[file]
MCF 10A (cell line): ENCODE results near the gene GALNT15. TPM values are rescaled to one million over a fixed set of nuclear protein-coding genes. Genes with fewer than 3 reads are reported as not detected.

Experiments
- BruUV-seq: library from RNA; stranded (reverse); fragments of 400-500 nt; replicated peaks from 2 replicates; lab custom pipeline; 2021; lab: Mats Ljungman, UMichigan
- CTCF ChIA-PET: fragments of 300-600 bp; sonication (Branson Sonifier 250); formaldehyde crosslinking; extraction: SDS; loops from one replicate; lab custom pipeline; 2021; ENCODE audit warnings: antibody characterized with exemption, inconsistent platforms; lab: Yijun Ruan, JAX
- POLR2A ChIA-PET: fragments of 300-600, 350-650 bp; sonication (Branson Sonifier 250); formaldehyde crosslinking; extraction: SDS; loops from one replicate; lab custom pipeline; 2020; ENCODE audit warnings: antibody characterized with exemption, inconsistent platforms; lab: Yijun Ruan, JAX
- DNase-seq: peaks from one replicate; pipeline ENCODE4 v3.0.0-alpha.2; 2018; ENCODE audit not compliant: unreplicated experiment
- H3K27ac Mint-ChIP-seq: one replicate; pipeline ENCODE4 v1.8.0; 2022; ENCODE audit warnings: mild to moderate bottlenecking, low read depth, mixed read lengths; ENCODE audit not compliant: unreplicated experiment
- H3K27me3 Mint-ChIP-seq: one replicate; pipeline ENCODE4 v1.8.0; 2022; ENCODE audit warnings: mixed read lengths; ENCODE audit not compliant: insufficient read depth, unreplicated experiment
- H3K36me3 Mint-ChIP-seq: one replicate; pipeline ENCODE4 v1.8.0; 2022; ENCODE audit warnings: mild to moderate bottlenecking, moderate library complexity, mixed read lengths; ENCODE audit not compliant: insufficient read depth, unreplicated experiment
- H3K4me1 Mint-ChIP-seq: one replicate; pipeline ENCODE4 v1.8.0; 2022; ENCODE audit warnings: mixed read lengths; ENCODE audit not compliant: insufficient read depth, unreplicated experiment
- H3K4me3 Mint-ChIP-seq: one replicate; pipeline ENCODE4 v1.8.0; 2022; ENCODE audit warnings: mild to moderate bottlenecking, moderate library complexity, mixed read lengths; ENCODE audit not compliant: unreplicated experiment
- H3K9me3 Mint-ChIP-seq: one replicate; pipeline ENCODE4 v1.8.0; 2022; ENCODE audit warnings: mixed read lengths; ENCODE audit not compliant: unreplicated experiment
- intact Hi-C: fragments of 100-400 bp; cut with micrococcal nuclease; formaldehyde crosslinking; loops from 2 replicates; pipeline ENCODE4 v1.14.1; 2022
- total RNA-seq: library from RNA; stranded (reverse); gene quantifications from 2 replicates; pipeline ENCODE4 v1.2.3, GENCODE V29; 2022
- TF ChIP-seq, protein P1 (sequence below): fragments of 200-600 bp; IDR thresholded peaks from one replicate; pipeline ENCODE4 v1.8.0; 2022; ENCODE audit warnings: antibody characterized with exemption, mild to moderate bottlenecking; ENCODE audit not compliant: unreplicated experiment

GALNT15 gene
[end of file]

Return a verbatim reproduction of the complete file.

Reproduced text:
MCF 10A (cell line): ENCODE results near the gene GALNT15. TPM values are rescaled to one million over a fixed set of nuclear protein-coding genes. Genes with fewer than 3 reads are reported as not detected.

Experiments
- BruUV-seq: library from RNA; stranded (reverse); fragments of 400-500 nt; replicated peaks from 2 replicates; lab custom pipeline; 2021; lab: Mats Ljungman, UMichigan
- CTCF ChIA-PET: fragments of 300-600 bp; sonication (Branson Sonifier 250); formaldehyde crosslinking; extraction: SDS; loops from one replicate; lab custom pipeline; 2021; ENCODE audit warnings: antibody characterized with exemption, inconsistent platforms; lab: Yijun Ruan, JAX
- POLR2A ChIA-PET: fragments of 300-600, 350-650 bp; sonication (Branson Sonifier 250); formaldehyde crosslinking; extraction: SDS; loops from one replicate; lab custom pipeline; 2020; ENCODE audit warnings: antibody characterized with exemption, inconsistent platforms; lab: Yijun Ruan, JAX
- DNase-seq: peaks from one replicate; pipeline ENCODE4 v3.0.0-alpha.2; 2018; ENCODE audit not compliant: unreplicated experiment
- H3K27ac Mint-ChIP-seq: one replicate; pipeline ENCODE4 v1.8.0; 2022; ENCODE audit warnings: mild to moderate bottlenecking, low read depth, mixed read lengths; ENCODE audit not compliant: unreplicated experiment
- H3K27me3 Mint-ChIP-seq: one replicate; pipeline ENCODE4 v1.8.0; 2022; ENCODE audit warnings: mixed read lengths; ENCODE audit not compliant: insufficient read depth, unreplicated experiment
- H3K36me3 Mint-ChIP-seq: one replicate; pipeline ENCODE4 v1.8.0; 2022; ENCODE audit warnings: mild to moderate bottlenecking, moderate library complexity, mixed read lengths; ENCODE audit not compliant: insufficient read depth, unreplicated experiment
- H3K4me1 Mint-ChIP-seq: one replicate; pipeline ENCODE4 v1.8.0; 2022; ENCODE audit warnings: mixed read lengths; ENCODE audit not compliant: insufficient read depth, unreplicated experiment
- H3K4me3 Mint-ChIP-seq: one replicate; pipeline ENCODE4 v1.8.0; 2022; ENCODE audit warnings: mild to moderate bottlenecking, moderate library complexity, mixed read lengths; ENCODE audit not compliant: unreplicated experiment
- H3K9me3 Mint-ChIP-seq: one replicate; pipeline ENCODE4 v1.8.0; 2022; ENCODE audit warnings: mixed read lengths; ENCODE audit not compliant: unreplicated experiment
- intact Hi-C: fragments of 100-400 bp; cut with micrococcal nuclease; formaldehyde crosslinking; loops from 2 replicates; pipeline ENCODE4 v1.14.1; 2022
- total RNA-seq: library from RNA; stranded (reverse); gene quantifications from 2 replicates; pipeline ENCODE4 v1.2.3, GENCODE V29; 2022
- TF ChIP-seq, protein P1 (sequence below): fragments of 200-600 bp; IDR thresholded peaks from one replicate; pipeline ENCODE4 v1.8.0; 2022; ENCODE audit warnings: antibody characterized with exemption, mild to moderate bottlenecking; ENCODE audit not compliant: unreplicated experiment

GALNT15 gene